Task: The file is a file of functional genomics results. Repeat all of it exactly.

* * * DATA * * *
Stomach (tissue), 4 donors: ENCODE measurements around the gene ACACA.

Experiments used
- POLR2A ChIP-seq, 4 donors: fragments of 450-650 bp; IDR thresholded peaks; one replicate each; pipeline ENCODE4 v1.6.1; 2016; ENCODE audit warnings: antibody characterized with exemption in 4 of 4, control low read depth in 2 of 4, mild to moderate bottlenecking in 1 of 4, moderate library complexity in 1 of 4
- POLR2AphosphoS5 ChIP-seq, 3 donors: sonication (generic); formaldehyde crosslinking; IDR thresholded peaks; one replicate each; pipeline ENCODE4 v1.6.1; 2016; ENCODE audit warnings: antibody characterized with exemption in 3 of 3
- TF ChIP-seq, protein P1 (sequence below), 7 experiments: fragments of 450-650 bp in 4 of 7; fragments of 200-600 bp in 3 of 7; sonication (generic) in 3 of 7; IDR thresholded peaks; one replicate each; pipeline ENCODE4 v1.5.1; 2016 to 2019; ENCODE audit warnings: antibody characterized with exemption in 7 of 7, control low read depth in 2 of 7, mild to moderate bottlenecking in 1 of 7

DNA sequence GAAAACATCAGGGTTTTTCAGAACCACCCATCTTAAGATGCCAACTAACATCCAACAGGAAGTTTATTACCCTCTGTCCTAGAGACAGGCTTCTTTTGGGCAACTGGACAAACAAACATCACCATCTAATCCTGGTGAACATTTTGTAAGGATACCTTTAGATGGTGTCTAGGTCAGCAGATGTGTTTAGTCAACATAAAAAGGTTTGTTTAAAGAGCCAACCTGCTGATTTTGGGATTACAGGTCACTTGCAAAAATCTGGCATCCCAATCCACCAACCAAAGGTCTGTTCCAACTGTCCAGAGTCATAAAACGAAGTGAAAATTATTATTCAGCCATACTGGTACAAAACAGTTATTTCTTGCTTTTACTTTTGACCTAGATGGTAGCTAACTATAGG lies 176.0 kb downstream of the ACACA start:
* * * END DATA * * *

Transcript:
Stomach (tissue), 4 donors: ENCODE measurements around the gene ACACA.

Experiments used
- POLR2A ChIP-seq, 4 donors: fragments of 450-650 bp; IDR thresholded peaks; one replicate each; pipeline ENCODE4 v1.6.1; 2016; ENCODE audit warnings: antibody characterized with exemption in 4 of 4, control low read depth in 2 of 4, mild to moderate bottlenecking in 1 of 4, moderate library complexity in 1 of 4
- POLR2AphosphoS5 ChIP-seq, 3 donors: sonication (generic); formaldehyde crosslinking; IDR thresholded peaks; one replicate each; pipeline ENCODE4 v1.6.1; 2016; ENCODE audit warnings: antibody characterized with exemption in 3 of 3
- TF ChIP-seq, protein P1 (sequence below), 7 experiments: fragments of 450-650 bp in 4 of 7; fragments of 200-600 bp in 3 of 7; sonication (generic) in 3 of 7; IDR thresholded peaks; one replicate each; pipeline ENCODE4 v1.5.1; 2016 to 2019; ENCODE audit warnings: antibody characterized with exemption in 7 of 7, control low read depth in 2 of 7, mild to moderate bottlenecking in 1 of 7

DNA sequence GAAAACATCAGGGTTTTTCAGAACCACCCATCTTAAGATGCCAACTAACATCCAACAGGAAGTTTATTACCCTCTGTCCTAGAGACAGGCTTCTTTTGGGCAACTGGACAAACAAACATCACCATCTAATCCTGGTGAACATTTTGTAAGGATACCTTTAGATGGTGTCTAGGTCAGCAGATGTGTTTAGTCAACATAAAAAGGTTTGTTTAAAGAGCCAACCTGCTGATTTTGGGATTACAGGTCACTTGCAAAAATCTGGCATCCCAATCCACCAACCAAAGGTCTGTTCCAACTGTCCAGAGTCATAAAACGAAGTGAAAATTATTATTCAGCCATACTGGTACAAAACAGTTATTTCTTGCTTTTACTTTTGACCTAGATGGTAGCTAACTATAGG lies 176.0 kb downstream of the ACACA start: